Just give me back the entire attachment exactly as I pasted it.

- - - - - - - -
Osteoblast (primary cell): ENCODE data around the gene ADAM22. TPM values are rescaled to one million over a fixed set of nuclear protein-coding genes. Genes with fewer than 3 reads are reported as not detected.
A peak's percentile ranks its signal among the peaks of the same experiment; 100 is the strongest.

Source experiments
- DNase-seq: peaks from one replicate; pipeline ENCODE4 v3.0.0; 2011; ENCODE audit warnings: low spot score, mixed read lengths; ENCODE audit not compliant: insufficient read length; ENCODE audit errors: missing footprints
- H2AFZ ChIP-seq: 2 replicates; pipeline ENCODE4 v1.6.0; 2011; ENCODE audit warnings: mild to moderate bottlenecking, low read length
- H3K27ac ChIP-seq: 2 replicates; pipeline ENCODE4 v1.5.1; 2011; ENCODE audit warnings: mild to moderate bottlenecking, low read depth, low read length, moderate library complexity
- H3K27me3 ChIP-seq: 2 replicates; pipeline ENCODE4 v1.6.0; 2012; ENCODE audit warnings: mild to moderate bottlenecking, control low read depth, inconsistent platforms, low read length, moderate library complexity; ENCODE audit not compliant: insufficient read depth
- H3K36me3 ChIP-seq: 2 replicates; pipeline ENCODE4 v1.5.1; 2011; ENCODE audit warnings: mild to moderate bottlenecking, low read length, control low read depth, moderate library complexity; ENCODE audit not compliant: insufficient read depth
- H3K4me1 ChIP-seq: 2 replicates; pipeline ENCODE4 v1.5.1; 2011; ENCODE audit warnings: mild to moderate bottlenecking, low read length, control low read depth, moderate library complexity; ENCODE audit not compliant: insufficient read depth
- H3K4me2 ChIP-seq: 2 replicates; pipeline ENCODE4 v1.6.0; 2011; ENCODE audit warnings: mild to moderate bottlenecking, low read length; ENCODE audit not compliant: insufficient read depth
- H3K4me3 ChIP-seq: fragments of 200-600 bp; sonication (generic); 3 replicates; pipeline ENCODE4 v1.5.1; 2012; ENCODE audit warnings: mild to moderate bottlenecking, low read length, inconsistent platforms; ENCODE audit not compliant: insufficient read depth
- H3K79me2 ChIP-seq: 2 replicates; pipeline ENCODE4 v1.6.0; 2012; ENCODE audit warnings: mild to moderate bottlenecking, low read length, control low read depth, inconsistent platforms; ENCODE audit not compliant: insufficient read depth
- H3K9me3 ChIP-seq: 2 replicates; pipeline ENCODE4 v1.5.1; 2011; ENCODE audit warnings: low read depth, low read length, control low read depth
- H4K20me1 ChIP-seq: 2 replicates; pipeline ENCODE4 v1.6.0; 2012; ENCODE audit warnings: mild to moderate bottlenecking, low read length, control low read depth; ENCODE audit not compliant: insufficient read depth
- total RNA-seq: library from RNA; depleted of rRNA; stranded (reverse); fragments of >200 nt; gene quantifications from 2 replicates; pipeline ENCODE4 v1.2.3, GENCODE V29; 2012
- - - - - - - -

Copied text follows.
Osteoblast (primary cell): ENCODE data around the gene ADAM22. TPM values are rescaled to one million over a fixed set of nuclear protein-coding genes. Genes with fewer than 3 reads are reported as not detected.
A peak's percentile ranks its signal among the peaks of the same experiment; 100 is the strongest.

Source experiments
- DNase-seq: peaks from one replicate; pipeline ENCODE4 v3.0.0; 2011; ENCODE audit warnings: low spot score, mixed read lengths; ENCODE audit not compliant: insufficient read length; ENCODE audit errors: missing footprints
- H2AFZ ChIP-seq: 2 replicates; pipeline ENCODE4 v1.6.0; 2011; ENCODE audit warnings: mild to moderate bottlenecking, low read length
- H3K27ac ChIP-seq: 2 replicates; pipeline ENCODE4 v1.5.1; 2011; ENCODE audit warnings: mild to moderate bottlenecking, low read depth, low read length, moderate library complexity
- H3K27me3 ChIP-seq: 2 replicates; pipeline ENCODE4 v1.6.0; 2012; ENCODE audit warnings: mild to moderate bottlenecking, control low read depth, inconsistent platforms, low read length, moderate library complexity; ENCODE audit not compliant: insufficient read depth
- H3K36me3 ChIP-seq: 2 replicates; pipeline ENCODE4 v1.5.1; 2011; ENCODE audit warnings: mild to moderate bottlenecking, low read length, control low read depth, moderate library complexity; ENCODE audit not compliant: insufficient read depth
- H3K4me1 ChIP-seq: 2 replicates; pipeline ENCODE4 v1.5.1; 2011; ENCODE audit warnings: mild to moderate bottlenecking, low read length, control low read depth, moderate library complexity; ENCODE audit not compliant: insufficient read depth
- H3K4me2 ChIP-seq: 2 replicates; pipeline ENCODE4 v1.6.0; 2011; ENCODE audit warnings: mild to moderate bottlenecking, low read length; ENCODE audit not compliant: insufficient read depth
- H3K4me3 ChIP-seq: fragments of 200-600 bp; sonication (generic); 3 replicates; pipeline ENCODE4 v1.5.1; 2012; ENCODE audit warnings: mild to moderate bottlenecking, low read length, inconsistent platforms; ENCODE audit not compliant: insufficient read depth
- H3K79me2 ChIP-seq: 2 replicates; pipeline ENCODE4 v1.6.0; 2012; ENCODE audit warnings: mild to moderate bottlenecking, low read length, control low read depth, inconsistent platforms; ENCODE audit not compliant: insufficient read depth
- H3K9me3 ChIP-seq: 2 replicates; pipeline ENCODE4 v1.5.1; 2011; ENCODE audit warnings: low read depth, low read length, control low read depth
- H4K20me1 ChIP-seq: 2 replicates; pipeline ENCODE4 v1.6.0; 2012; ENCODE audit warnings: mild to moderate bottlenecking, low read length, control low read depth; ENCODE audit not compliant: insufficient read depth
- total RNA-seq: library from RNA; depleted of rRNA; stranded (reverse); fragments of >200 nt; gene quantifications from 2 replicates; pipeline ENCODE4 v1.2.3, GENCODE V29; 2012